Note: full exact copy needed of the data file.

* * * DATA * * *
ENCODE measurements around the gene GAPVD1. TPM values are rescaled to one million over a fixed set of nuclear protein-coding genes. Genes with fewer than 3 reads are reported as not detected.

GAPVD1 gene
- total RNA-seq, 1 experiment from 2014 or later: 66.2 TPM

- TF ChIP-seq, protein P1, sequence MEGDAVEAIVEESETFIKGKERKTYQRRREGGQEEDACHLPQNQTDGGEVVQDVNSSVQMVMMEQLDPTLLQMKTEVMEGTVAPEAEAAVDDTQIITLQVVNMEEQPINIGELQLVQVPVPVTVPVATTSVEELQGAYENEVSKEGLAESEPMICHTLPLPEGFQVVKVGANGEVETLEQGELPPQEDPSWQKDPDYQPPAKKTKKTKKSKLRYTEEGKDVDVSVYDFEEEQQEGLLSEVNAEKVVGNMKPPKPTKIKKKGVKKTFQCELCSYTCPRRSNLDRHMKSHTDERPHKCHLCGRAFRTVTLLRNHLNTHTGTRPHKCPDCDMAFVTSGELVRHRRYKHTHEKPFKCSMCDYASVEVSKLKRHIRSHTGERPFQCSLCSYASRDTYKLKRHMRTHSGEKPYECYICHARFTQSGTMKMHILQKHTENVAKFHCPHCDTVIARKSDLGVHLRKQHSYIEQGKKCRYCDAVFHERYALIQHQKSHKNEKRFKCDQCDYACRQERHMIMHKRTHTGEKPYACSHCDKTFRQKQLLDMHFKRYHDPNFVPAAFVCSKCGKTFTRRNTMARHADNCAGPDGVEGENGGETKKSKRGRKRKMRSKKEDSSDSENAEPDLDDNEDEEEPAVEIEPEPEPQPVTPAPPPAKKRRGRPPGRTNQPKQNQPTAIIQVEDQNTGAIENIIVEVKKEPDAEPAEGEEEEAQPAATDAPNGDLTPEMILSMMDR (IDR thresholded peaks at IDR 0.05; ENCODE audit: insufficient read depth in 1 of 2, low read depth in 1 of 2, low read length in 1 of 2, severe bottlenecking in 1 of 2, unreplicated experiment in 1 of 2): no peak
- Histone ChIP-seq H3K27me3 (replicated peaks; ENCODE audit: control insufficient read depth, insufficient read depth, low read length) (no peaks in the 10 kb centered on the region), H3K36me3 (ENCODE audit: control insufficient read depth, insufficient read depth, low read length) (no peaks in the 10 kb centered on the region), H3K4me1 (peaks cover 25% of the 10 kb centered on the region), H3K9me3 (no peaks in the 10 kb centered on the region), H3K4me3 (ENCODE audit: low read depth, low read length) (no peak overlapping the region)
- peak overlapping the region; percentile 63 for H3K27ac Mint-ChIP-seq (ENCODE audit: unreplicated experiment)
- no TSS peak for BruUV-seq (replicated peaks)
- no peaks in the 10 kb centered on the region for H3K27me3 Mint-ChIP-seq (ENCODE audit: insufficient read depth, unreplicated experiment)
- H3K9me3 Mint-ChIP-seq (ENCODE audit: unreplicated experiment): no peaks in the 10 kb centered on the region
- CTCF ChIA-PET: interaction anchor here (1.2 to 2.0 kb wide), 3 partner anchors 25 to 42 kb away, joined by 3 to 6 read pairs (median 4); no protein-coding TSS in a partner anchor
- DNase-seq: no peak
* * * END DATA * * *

ENCODE measurements around the gene GAPVD1. TPM values are rescaled to one million over a fixed set of nuclear protein-coding genes. Genes with fewer than 3 reads are reported as not detected.

GAPVD1 gene
- total RNA-seq, 1 experiment from 2014 or later: 66.2 TPM

- TF ChIP-seq, protein P1, sequence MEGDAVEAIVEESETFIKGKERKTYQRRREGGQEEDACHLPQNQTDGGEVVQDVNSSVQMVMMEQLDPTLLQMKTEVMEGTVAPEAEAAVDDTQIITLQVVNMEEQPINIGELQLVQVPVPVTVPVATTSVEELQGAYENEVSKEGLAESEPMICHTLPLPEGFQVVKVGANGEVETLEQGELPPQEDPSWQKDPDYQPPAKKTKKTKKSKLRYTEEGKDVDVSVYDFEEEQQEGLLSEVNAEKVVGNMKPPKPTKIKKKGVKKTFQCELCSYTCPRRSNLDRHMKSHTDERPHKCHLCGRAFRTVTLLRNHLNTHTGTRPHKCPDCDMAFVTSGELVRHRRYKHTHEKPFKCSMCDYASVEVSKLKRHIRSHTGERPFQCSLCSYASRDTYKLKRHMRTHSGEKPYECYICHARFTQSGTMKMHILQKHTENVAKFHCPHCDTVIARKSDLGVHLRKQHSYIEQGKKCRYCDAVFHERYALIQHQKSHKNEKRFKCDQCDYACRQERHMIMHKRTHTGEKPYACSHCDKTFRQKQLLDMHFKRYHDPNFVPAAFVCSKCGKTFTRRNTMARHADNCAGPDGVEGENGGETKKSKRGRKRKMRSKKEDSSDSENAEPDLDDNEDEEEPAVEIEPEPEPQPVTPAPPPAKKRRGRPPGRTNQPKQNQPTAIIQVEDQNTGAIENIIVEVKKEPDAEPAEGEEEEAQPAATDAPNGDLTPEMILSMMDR (IDR thresholded peaks at IDR 0.05; ENCODE audit: insufficient read depth in 1 of 2, low read depth in 1 of 2, low read length in 1 of 2, severe bottlenecking in 1 of 2, unreplicated experiment in 1 of 2): no peak
- Histone ChIP-seq H3K27me3 (replicated peaks; ENCODE audit: control insufficient read depth, insufficient read depth, low read length) (no peaks in the 10 kb centered on the region), H3K36me3 (ENCODE audit: control insufficient read depth, insufficient read depth, low read length) (no peaks in the 10 kb centered on the region), H3K4me1 (peaks cover 25% of the 10 kb centered on the region), H3K9me3 (no peaks in the 10 kb centered on the region), H3K4me3 (ENCODE audit: low read depth, low read length) (no peak overlapping the region)
- peak overlapping the region; percentile 63 for H3K27ac Mint-ChIP-seq (ENCODE audit: unreplicated experiment)
- no TSS peak for BruUV-seq (replicated peaks)
- no peaks in the 10 kb centered on the region for H3K27me3 Mint-ChIP-seq (ENCODE audit: insufficient read depth, unreplicated experiment)
- H3K9me3 Mint-ChIP-seq (ENCODE audit: unreplicated experiment): no peaks in the 10 kb centered on the region
- CTCF ChIA-PET: interaction anchor here (1.2 to 2.0 kb wide), 3 partner anchors 25 to 42 kb away, joined by 3 to 6 read pairs (median 4); no protein-coding TSS in a partner anchor
- DNase-seq: no peak